The UK has given researchers at the Francis Crick Institute permission to edit the genes of early-stage human embryos. This is huge news, not only in genetics and biology fields, but for science as a whole. No other researcher has ever been granted permission to perform gene editing on viable human embryos before.
The usual fears of designer babies and slippery slopes popped up, but as most of the general news sources reported, those fears are relatively unwarranted for this research. In fact, this project, with is led by Dr. Kathy Niakan, could arguably be closer to the existential hope side of the spectrum.
Niakan’s objective is to try to understand the first seven days of embryo development, and she’ll do so by using CRISPR to systematically sweep through genes in embryos that were donated from in vitro fertilization (IVF) procedures. While research in mice and other animals has given researchers an idea of the roles different genes play at those early stages of development, there many genes that are uniquely human and can’t be studied in other animals. Many causes of infertility and miscarriages are thought to occur in some of those genes during those very early stages of development, but we can only determine that through this kind of research.
Niakan explained to the BBC, “We would really like to understand the genes needed for a human embryo to develop successfully into a healthy baby. The reason why it is so important is because miscarriages and infertility are extremely common, but they’re not very well understood.”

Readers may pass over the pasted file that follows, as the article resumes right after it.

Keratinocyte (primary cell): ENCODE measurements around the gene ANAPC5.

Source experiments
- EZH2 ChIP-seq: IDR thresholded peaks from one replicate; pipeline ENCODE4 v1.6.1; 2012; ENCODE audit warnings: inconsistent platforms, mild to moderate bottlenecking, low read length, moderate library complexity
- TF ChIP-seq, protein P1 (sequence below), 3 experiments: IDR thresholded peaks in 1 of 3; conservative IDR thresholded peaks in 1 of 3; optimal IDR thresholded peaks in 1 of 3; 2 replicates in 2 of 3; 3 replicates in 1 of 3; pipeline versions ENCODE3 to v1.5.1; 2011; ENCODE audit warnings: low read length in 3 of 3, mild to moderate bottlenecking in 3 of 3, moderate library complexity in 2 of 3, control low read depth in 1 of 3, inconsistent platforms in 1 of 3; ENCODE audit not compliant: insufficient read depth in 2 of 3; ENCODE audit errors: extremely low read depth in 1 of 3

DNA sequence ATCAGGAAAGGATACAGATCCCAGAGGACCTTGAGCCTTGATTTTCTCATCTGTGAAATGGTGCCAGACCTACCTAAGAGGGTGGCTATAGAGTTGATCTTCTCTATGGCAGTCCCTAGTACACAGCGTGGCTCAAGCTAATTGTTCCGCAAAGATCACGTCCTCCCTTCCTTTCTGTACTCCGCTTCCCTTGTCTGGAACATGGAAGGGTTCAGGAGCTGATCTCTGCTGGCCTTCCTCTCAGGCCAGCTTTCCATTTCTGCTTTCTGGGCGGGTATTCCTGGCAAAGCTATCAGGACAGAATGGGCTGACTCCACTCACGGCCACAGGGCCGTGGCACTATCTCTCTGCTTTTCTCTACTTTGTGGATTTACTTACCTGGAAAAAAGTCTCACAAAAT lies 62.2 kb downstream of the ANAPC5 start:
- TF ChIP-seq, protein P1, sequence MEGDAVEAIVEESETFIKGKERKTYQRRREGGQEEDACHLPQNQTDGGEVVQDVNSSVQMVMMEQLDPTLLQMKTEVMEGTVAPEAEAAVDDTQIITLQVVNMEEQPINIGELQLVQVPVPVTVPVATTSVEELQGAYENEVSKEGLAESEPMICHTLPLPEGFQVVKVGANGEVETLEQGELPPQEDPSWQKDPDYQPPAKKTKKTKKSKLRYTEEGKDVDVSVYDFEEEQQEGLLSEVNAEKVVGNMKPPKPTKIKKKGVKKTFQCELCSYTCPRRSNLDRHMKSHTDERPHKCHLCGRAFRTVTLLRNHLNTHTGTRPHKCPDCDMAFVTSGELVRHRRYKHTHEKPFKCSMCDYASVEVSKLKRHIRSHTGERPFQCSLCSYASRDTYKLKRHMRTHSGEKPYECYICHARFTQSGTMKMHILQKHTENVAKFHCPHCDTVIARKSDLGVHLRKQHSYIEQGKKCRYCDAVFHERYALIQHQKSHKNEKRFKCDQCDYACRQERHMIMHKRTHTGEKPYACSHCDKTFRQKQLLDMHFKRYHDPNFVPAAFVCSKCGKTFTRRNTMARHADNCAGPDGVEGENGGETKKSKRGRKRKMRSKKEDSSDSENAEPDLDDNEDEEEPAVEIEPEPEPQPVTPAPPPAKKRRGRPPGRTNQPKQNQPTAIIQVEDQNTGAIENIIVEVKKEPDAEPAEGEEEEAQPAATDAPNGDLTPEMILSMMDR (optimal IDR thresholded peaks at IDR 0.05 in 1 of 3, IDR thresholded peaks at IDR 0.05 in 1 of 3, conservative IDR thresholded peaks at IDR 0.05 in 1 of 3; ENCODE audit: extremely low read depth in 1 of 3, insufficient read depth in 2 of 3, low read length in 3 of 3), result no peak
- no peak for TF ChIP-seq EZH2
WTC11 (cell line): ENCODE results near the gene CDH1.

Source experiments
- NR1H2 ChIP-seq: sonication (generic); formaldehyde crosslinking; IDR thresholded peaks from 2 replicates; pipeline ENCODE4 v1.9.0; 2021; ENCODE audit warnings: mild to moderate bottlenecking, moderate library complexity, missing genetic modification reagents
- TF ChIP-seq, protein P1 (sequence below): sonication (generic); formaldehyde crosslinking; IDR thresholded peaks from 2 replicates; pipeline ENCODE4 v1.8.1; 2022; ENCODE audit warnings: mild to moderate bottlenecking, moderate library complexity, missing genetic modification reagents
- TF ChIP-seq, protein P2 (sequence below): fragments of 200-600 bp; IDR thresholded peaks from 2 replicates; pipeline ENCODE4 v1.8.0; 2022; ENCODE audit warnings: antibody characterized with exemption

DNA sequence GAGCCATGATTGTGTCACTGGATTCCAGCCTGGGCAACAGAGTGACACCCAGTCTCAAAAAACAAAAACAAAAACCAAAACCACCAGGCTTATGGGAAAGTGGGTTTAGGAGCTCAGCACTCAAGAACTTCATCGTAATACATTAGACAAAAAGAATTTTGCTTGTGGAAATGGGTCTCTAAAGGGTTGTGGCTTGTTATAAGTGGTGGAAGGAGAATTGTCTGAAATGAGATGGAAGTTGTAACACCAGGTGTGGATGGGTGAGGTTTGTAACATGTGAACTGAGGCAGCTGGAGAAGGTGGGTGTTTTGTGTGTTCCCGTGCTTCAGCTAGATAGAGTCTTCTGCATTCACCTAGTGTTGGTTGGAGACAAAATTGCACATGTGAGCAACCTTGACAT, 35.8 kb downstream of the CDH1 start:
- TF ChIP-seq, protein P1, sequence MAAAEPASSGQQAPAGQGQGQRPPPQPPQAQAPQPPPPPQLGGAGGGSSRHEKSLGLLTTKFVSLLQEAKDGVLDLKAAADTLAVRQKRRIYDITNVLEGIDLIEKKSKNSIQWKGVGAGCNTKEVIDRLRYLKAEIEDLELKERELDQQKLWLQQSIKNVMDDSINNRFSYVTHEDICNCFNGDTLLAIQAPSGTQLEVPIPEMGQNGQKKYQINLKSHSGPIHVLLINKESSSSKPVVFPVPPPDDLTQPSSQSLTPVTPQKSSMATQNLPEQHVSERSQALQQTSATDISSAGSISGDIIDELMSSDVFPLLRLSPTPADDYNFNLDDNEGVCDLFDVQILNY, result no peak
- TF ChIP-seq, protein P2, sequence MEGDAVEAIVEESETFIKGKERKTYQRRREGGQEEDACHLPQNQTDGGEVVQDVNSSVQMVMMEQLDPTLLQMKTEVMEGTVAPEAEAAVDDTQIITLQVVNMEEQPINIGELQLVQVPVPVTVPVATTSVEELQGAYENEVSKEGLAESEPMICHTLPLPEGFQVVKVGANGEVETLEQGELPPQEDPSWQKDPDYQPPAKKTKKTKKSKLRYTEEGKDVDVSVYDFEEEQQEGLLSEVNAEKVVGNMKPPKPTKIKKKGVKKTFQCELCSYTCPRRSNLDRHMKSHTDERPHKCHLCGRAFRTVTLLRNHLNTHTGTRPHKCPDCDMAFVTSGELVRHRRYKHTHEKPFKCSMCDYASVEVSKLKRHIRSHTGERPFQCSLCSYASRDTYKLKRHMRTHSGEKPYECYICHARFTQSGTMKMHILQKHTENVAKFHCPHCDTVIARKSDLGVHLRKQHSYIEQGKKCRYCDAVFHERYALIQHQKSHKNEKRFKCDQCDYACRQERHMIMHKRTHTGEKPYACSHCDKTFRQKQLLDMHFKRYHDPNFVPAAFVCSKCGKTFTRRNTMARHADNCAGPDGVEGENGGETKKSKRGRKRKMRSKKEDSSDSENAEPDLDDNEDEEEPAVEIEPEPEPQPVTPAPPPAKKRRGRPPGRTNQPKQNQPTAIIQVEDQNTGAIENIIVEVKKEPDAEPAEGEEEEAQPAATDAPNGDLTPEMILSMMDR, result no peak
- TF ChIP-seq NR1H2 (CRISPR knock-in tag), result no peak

It may be hard to see how preventing miscarriages could be bad, but this is a controversial research technique under normal circumstances, and Niakan’s request for approval came on the heels of human embryo research that did upset the world.
Last year, outrage swept through the scientific community after scientists in China chose to skip proper approval processes to perform gene-editing research on nonviable human embryos. Many prominent scientists in the field, including FLI’s Scientific Advisory Board Member George Church, responded by calling for a temporary moratorium on using the CRISPR/Cas-9 gene-editing tool in human embryos that would be carried to term.
An important distinction to make here is that Dr. Niakan went through all of the proper approval channels to start her research. Though the UK’s approval process isn’t quite as stringent as that in the US – which prohibits all research on viable embryos – the Human Fertilisation and Embryology Authority, which is the approving body, is still quite strict, insisting, among other things, that the embryos be destroyed after 14 days to ensure they can’t ever be taken to term. The team will also only use embryos that were donated with full consent by the IVF patients
Max Schubert, a doctoral candidate of Dr. George Church’s lab at Harvard, explained that one of the reasons for the temporary moratorium was to give researchers time to study the effects of CRISPR first to understand how effective and safe it truly is. “I think [Niakan’s research] represents the kind of work that you need to do to understand the risks that those scientists are concerned about,” said Schubert.
John Min, also a PhD candidate in Dr. Church’s lab, pointed out that the knowledge we could gain from this research will very likely lead to medications and drugs that can be used to help prevent miscarriages, and that the final treatment could very possibly not involve any type of gene editing at all. This would eliminate, or at least limit, concerns about genetically modified humans.
Said Min, “This is a case that illustrates really well the potential of CRISPR technology … CRISPR will give us the answers to [Niakan’s] questions much more cheaply and much faster than any other existing technology.”